<h4>Purpose/objective(s)</h4>Improved survival for patients with brain metastases (BM) has been accompanied by a rise in tumor recurrence after stereotactic radiosurgery (SRS). Laser interstitial thermal therapy (LITT) has evolved as an effective treatment for SRS failures and an alternative to open resection or repeat SRS. We aimed to evaluate the efficacy of LITT followed by SRS (LITT+SRS) in recurrent SRS-treated BM, and to compare outcomes to LITT alone vs. repeat SRS alone.<h4>Materials/methods</h4>A multicenter, retrospective study was performed of patients who underwent treatment for biopsy-proven BM recurrence after SRS. Patients were stratified by planned LITT+SRS vs. LITT alone vs. repeat SRS alone. Index lesion progression was determined by RANO criteria.<h4>Results</h4>Forty-five patients met inclusion criteria, with a median follow-up of 7.3 months (range:1.1-30.5), age of 60 (range:37-86), KPS of 80 (range:60-100), and pre-procedure contrasted tumor volume (preCTV) of 6.1cc (range:1.4-19.4). Primary diagnoses included NSCLC (44%), breast cancer (24%), SCLC, melanoma, colon cancer, and oroesophageal cancer (< 10% each). 27% of patients underwent LITT+SRS, 56% LITT alone, and 18% SRS alone. Median time to index lesion progression (> 23, 7.5, and 3.6 months, respectively [P = 0.018]) and overall survival (23.7, 5.9, and 7.0 months, respectively [P = 0.023]) were significantly improved with LITT+SRS compared to LITT or repeat SRS alone. On univariate analysis, age, sex, primary histology, preCTV, and treatment strategy predicted tumor progression. Blue thermal dose threshold (TDT) line ablation coverage predicted progression with LITT alone, but not with LITT+SRS. In a univariate model, patients not treated with LITT+SRS were more likely to have index lesion progression (P = 0.016). When controlling for tumor histology and preCTV in a multivariate analysis, patients not treated with LITT+SRS remained significantly more likely to have index lesion progression (P = 0.001). All patients undergoing LITT+SRS who experienced subsequent radiographic progression were diagnosed with recurrent tumor, whereas patients treated with SRS alone had a 25% incidence of radiation necrosis.<h4>Conclusion</h4>These data suggest that LITT+SRS is superior to LITT or repeat SRS alone for treatment of biopsy-proven BM recurrence after SRS failure, even after controlling for variables known to predict progression. Prospective trials are warranted to validate the efficacy of using combination LITT+SRS for treatment of recurrent BM previously treated with SRS.<h4>Author disclosure</h4>E.J. Vaios: None. M. Grabowski: None. E. Srinivasan: None. D. Huie: None. E. Sankey: None. B. Otvos: None. M. Olufawo: None. A. Scott: None. A.H. Kim: None. E.C. Leuthardt: None. G.H. Barnett: Consultant; Monteris Medical, Inc. A.M. Mohammadi: None. Z. Reitman: None. S.R. Floyd: Instructor in a company-sponsored training course designed for new users of the CyberKnife system; Accuray Incorporated. J.P. Kirkpatrick: None. P. Fecci: None.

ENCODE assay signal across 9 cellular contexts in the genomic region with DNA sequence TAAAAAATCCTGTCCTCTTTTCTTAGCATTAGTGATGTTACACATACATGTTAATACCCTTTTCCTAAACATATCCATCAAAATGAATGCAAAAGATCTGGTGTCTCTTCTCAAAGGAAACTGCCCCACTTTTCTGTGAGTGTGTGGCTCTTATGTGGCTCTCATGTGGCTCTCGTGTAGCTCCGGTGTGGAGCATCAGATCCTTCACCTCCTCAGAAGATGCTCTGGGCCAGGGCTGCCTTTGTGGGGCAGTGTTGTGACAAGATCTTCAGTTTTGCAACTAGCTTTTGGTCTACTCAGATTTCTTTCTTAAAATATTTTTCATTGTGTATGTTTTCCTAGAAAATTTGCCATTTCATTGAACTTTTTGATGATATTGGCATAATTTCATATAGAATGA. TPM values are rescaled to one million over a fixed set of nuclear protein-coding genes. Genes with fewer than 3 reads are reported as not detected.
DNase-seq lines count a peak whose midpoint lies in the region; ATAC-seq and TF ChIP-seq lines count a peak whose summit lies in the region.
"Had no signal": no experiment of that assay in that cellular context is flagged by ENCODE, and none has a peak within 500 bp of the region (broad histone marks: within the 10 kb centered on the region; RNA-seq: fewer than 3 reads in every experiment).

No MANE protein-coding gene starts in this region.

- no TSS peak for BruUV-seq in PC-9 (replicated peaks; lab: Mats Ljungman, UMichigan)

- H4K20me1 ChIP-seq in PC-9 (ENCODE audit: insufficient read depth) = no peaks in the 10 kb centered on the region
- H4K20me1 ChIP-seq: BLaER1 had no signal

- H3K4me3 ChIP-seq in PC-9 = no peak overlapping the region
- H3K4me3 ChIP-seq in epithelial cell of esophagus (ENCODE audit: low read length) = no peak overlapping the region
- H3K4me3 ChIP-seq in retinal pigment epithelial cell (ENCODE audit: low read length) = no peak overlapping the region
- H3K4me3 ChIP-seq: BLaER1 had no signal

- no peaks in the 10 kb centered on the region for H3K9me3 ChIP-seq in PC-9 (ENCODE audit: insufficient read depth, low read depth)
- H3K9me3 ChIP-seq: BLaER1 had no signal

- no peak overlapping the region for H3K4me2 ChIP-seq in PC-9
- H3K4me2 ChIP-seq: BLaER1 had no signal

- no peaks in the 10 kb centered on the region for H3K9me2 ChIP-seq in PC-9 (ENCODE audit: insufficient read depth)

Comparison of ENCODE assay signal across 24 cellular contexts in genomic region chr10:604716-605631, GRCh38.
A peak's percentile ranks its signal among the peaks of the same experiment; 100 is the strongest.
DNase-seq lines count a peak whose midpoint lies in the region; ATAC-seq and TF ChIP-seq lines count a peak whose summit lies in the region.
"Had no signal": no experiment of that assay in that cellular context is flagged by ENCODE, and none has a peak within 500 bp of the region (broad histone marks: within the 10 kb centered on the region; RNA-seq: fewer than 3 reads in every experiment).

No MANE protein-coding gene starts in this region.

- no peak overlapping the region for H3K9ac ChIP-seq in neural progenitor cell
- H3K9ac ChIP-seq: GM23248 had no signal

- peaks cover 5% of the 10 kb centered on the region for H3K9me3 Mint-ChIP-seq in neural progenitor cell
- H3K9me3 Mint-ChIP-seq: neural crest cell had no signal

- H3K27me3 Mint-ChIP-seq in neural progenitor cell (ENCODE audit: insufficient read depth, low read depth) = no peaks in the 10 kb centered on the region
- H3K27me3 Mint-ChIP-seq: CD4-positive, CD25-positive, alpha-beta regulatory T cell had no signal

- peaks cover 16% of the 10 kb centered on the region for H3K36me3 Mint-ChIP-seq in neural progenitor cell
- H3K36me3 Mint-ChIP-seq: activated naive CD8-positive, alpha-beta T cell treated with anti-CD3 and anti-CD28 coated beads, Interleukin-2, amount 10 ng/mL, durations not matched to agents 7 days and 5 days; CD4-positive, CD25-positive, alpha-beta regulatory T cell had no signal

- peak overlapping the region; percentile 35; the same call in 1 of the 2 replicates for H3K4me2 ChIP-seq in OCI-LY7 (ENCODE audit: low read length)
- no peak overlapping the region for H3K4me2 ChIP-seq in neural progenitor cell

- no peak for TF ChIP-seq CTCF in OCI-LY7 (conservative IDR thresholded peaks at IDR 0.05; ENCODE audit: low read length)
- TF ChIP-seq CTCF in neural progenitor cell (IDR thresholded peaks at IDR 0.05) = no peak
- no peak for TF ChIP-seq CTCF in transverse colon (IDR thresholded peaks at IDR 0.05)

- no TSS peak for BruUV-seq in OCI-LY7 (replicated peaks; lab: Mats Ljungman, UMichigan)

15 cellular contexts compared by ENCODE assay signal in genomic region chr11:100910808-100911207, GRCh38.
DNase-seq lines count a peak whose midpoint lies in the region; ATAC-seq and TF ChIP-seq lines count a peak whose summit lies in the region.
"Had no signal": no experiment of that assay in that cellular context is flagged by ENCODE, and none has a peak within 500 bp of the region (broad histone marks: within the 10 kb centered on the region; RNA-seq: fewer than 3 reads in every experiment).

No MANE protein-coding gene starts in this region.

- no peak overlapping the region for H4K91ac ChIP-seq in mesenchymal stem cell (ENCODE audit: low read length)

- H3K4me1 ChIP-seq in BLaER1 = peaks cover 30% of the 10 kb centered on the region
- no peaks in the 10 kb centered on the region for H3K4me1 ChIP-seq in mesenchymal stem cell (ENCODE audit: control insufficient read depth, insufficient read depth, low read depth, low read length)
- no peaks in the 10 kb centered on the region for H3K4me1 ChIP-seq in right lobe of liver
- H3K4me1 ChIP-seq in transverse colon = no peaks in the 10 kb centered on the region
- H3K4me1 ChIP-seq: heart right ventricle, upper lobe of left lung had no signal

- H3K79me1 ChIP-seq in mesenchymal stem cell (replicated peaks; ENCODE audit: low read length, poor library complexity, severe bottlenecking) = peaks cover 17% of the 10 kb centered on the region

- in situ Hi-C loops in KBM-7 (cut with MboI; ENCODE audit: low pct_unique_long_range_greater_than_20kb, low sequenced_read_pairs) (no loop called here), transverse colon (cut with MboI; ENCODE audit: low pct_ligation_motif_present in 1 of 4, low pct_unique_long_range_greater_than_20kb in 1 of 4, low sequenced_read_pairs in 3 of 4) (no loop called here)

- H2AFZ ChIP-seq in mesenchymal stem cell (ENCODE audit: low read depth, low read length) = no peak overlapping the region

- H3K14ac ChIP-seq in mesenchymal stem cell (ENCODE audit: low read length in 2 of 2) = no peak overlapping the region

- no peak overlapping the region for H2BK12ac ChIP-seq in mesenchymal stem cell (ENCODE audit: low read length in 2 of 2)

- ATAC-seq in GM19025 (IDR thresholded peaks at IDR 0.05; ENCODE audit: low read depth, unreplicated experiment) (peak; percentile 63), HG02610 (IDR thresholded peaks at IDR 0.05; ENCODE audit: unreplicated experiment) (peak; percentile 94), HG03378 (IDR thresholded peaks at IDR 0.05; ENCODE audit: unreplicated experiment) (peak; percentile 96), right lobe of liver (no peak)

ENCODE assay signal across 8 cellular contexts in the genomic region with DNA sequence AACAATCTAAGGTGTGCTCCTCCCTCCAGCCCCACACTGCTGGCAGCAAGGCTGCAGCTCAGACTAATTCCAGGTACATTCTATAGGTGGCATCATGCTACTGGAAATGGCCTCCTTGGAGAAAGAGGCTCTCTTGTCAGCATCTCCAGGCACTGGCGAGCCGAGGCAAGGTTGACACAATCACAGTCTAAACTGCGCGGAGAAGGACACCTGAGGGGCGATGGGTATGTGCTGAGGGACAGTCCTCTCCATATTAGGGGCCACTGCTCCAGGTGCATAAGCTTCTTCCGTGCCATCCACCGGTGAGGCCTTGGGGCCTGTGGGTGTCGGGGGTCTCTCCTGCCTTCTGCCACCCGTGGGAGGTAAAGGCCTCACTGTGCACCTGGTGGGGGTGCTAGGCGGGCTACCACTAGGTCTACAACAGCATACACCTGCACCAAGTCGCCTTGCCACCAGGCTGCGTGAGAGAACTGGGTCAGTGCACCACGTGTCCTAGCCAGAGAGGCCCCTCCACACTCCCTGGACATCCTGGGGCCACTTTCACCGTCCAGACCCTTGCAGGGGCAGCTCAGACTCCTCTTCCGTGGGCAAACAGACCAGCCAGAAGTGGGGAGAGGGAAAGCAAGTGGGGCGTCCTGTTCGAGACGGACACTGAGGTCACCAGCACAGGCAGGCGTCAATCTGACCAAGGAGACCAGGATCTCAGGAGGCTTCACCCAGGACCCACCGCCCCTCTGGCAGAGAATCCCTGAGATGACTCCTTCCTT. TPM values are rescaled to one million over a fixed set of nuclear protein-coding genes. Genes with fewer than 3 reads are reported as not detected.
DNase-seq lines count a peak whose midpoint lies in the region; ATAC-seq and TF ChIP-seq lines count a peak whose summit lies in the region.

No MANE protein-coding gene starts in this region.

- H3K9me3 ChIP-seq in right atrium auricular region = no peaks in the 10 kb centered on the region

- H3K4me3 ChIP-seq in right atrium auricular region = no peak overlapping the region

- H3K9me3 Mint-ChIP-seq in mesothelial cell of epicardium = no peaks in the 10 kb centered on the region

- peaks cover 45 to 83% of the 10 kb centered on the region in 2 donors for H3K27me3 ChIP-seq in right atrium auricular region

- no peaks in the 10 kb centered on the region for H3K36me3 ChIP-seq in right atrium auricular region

Authors
Vaios, EJ; Grabowski, M; Srinivasan, E; Huie, D; Sankey, E; Otvos, B; Olufawo, M; Scott, A; Kim, AH; Leuthardt, EC; Barnett, GH; Mohammadi, AM; Reitman, Z; Floyd, SR; Kirkpatrick, JP; Fecci, P
MLA Citation
Vaios, E. J., et al. “Combining Laser Interstitial Thermal Therapy With SRS Improves Time to Progression for Recurrent SRS-Treated Brain Metastases.International Journal of Radiation Oncology, Biology, Physics, vol. 111, no. 3S, 2021, pp. e583–84. Epmc, doi:10.1016/j.ijrobp.2021.07.1565.
URI
https://scholars.duke.edu/individual/pub1502889
PMID
34701802
Source
epmc
Published In
International Journal of Radiation Oncology, Biology, Physics
Volume
111
Published Date
Start Page
e583
End Page
e584
DOI
10.1016/j.ijrobp.2021.07.1565

Research Areas:

Cancer
Ganglioglioma
Genomics
Glioma
Molecular Biology
Molecular radiobiology
Muser Mentor
Radiotherapy
Single Cell Biology